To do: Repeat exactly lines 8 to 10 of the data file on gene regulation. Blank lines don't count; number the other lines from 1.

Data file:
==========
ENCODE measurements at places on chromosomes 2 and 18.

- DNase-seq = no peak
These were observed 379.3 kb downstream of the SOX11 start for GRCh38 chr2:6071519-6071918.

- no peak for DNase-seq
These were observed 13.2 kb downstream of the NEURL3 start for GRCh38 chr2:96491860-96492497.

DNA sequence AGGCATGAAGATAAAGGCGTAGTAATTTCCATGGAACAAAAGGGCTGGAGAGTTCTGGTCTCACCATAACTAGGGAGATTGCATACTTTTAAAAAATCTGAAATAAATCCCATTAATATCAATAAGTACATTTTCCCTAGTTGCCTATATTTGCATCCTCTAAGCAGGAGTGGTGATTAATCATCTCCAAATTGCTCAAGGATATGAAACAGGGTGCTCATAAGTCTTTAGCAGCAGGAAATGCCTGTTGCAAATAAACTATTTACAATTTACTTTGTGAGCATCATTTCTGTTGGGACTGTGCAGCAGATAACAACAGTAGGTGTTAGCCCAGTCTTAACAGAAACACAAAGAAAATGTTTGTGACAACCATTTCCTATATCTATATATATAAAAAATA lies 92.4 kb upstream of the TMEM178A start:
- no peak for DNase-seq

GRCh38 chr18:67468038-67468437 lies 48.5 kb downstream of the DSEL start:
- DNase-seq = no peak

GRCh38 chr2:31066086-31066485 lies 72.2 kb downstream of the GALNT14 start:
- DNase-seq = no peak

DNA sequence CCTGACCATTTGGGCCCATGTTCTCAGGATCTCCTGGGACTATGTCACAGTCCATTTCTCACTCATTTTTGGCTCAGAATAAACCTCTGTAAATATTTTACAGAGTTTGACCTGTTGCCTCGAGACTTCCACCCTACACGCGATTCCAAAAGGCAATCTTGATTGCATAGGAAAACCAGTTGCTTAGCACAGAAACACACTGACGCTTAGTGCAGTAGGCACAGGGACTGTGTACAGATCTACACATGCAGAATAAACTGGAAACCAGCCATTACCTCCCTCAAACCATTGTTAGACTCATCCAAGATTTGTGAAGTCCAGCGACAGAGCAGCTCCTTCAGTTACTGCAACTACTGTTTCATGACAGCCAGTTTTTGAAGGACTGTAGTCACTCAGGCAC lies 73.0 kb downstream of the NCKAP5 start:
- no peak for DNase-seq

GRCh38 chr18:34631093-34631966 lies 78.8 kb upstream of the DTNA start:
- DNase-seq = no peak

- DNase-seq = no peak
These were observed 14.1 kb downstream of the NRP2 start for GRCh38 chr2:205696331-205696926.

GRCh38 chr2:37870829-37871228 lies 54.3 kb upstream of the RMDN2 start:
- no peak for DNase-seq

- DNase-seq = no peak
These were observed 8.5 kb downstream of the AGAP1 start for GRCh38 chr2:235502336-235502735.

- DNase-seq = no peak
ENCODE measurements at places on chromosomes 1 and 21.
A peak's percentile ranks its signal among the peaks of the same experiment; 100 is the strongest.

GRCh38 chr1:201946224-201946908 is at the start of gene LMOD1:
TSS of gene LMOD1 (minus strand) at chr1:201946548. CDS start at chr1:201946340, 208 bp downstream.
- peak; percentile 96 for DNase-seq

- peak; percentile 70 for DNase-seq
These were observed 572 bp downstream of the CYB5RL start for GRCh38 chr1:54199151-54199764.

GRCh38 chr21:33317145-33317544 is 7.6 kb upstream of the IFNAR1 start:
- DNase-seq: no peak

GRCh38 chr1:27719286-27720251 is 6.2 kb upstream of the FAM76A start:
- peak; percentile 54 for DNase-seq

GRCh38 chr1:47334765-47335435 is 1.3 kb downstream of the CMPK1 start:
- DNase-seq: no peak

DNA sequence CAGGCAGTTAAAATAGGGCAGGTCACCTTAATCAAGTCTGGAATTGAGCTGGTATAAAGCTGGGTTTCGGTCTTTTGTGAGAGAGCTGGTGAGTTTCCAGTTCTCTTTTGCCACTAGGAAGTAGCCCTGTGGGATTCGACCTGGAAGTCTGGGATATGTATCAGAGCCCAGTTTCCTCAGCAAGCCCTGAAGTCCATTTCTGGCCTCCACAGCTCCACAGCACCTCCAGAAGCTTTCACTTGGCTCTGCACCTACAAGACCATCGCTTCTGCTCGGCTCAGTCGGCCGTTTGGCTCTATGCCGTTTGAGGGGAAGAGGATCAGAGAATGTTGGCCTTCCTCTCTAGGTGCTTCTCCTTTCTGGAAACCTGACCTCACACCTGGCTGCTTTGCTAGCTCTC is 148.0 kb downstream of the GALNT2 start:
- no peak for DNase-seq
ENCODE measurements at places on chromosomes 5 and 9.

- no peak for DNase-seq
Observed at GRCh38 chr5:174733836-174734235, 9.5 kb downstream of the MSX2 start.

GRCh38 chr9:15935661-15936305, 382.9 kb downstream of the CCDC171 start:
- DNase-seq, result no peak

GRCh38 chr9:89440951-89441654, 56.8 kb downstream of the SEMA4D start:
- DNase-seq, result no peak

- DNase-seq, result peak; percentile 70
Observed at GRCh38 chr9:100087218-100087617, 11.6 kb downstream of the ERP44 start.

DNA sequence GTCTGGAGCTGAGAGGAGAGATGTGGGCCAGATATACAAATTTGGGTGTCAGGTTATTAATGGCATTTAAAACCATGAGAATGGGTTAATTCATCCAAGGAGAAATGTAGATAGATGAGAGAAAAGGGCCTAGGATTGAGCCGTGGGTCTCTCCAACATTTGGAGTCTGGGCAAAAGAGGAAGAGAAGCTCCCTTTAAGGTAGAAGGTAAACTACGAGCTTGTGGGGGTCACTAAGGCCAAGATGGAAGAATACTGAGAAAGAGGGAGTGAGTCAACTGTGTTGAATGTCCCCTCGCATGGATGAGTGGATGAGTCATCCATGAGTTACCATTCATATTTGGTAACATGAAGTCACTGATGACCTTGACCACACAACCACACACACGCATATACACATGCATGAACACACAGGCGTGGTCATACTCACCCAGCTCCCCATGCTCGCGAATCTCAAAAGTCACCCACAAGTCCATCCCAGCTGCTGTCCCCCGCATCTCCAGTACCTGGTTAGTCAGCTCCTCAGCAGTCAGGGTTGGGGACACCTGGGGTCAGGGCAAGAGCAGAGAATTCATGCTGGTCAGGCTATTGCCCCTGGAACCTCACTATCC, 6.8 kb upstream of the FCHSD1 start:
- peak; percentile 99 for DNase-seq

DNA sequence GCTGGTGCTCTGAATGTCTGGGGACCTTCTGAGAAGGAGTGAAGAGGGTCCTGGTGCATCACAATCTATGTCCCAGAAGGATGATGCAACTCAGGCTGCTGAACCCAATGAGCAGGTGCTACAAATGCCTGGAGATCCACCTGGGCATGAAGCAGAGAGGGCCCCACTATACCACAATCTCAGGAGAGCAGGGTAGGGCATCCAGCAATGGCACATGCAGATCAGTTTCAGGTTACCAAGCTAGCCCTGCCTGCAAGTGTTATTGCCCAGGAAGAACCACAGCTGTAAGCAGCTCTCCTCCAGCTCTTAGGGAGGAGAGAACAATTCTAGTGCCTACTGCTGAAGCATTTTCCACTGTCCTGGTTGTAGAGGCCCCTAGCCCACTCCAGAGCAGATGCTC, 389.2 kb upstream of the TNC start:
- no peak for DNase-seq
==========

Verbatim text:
GRCh38 chr18:67468038-67468437 lies 48.5 kb downstream of the DSEL start:
- DNase-seq = no peak

GRCh38 chr2:31066086-31066485 lies 72.2 kb downstream of the GALNT14 start: